Movie Review: “The Retrieval” Is Powerful And Passionate With First-Rate Performances


Review by James McDonald

On the outskirts of the U.S. Civil War, a boy is sent north by his bounty hunter gang to retrieve a wanted man.

It is 1864 and on the outskirts of the Civil War, business as usual continues for slave-owners and traders. We follow Will (Ashton Sanders), a 13 year-old boy without a family who along with Marcus (Keston John), are two black men who work with a white bounty hunter gang who sends them out to earn the trust of runaway slaves in order to lure them back to the South. In return, both men are paid in money and food. One day, Burrell (Bill Oberst Jr.), the gang’s leader, sends them up North to track down a fugitive freedman, Nate (Tishuan Scott) and tells them that if they don’t return with him in tow, he will track them down and kill them both. When they eventually find him, they claim that his dying brother sent them and he makes his way back South with them.

On their trek back, Will finds himself fascinated with Nate. He is a man who doesn’t suffer fools gladly. He is smart and intelligent, he can handle himself in a fight and is afraid of no one. He is unlike any other man that he has ever met. Will asks a lot of questions but Nate is always quick to hush him. Over time though, he begins to open up a little and the two begin a friendship. Every chance Marcus gets, he reminds Will why they’re doing what they’re doing and tells him to shut up. One morning, all three men are awoken by the sounds of gunshots. They quickly realize that they are in the middle of a gunfight between the Union and the Confederates. With mayhem surrounding them, Marcus tries to run away but gets shot in the process.

Will manages to escape but one soldier catches up with him. He ties him up but Nate kills him and rescues the boy. They manage to escape the gunfight and continue on their excursion home. Along the way, the two men bond, Will having never known his father and Nate having had a young child die of Consumption. Nate tells Will that after he tends to his dying brother, Will is welcome to travel back up North with him where they can live free and start a new life and that he will look after him. Intermittently, we can see Will wants to tell him what’s really going on but can never muster up the courage to do so and also fears for his life if he doesn’t bring him back alive. They eventually reach the intended cabin where they are to be surrounded by Burrell and his men but Will finally tells Nate what’s happening and it’s here that he makes one final stand, not just for himself but for Will too.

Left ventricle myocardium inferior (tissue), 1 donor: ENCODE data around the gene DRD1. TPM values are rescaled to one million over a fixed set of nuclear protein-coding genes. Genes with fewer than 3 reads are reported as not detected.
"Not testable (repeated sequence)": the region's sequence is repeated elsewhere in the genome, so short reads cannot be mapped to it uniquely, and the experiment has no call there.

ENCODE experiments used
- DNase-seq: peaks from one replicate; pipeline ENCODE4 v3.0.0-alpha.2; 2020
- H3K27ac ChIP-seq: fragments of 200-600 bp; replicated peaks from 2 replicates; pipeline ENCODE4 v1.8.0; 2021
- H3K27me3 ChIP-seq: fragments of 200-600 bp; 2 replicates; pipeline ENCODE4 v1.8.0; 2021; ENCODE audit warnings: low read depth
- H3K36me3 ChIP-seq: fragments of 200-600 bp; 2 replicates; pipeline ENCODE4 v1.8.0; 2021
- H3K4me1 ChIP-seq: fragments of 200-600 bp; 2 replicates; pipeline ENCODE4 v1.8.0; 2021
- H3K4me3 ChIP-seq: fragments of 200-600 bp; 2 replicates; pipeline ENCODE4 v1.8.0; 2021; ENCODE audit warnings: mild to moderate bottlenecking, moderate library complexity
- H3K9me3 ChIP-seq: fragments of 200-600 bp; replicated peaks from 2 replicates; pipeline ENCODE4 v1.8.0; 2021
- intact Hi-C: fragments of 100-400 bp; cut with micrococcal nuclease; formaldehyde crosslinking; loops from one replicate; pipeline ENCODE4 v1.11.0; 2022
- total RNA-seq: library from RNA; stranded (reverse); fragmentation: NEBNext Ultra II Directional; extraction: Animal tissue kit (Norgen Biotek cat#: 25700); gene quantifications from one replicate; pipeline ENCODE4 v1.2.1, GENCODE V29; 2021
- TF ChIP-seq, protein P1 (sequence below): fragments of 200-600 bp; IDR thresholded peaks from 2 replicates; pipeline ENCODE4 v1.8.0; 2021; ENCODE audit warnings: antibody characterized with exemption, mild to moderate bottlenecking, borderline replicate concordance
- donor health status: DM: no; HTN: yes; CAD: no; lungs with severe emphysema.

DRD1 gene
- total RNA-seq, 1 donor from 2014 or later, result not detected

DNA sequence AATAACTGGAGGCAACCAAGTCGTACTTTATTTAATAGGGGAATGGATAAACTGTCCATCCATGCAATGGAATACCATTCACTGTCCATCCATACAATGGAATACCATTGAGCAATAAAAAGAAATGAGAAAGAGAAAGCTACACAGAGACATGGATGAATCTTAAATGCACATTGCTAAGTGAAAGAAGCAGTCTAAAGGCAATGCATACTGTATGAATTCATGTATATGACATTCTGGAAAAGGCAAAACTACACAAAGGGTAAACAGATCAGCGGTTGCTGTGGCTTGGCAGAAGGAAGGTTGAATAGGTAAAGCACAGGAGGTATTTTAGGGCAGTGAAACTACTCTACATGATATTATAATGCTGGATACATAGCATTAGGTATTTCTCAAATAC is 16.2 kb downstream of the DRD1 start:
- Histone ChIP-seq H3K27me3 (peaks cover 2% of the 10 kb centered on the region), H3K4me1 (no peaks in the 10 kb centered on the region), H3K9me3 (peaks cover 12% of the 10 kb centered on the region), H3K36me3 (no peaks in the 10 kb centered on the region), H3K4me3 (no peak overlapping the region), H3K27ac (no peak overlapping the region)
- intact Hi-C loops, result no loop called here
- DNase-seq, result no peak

The performances here are excellent, especially that of newcomer Ashton Sanders, as the tortured Will. His life is a never-ending nightmare with no apparent way out. He has to deceive his own people in order to survive and we can tell that it torments him every single day. When he meets Nate however, and they form a rapport, for the first time in his life he can see light at the end of the tunnel but it is quickly extinguished when he is reminded of Burrell and his life-threatening vow, should he fail. Mr. Sanders doesn’t say very much but he doesn’t have to, his eyes are overly expressive and just one glimpse tells us everything we need to know. Mr. Scott, as the unassuming Nate, gives a masterful performance in a role that could have easily turned into cliched triteness in the hands of a lesser actor.

The heart of the movie is the relationship that develops between Nate and Will and you just never know where it is going to take you. The two men come to rely on each other and they both save each other’s lives in different life-threatening situations. When it appears that Will is going to tell Nate the truth about their situation, something happens that prevents him from doing so and you actually find yourself on the edge of your seat, hoping he would just hurry up and tell him. Director Chris Eska has constructed a moving and compelling drama that will stay with you long after the movie has ended. Highly recommended.

In select theaters now

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James McDonald
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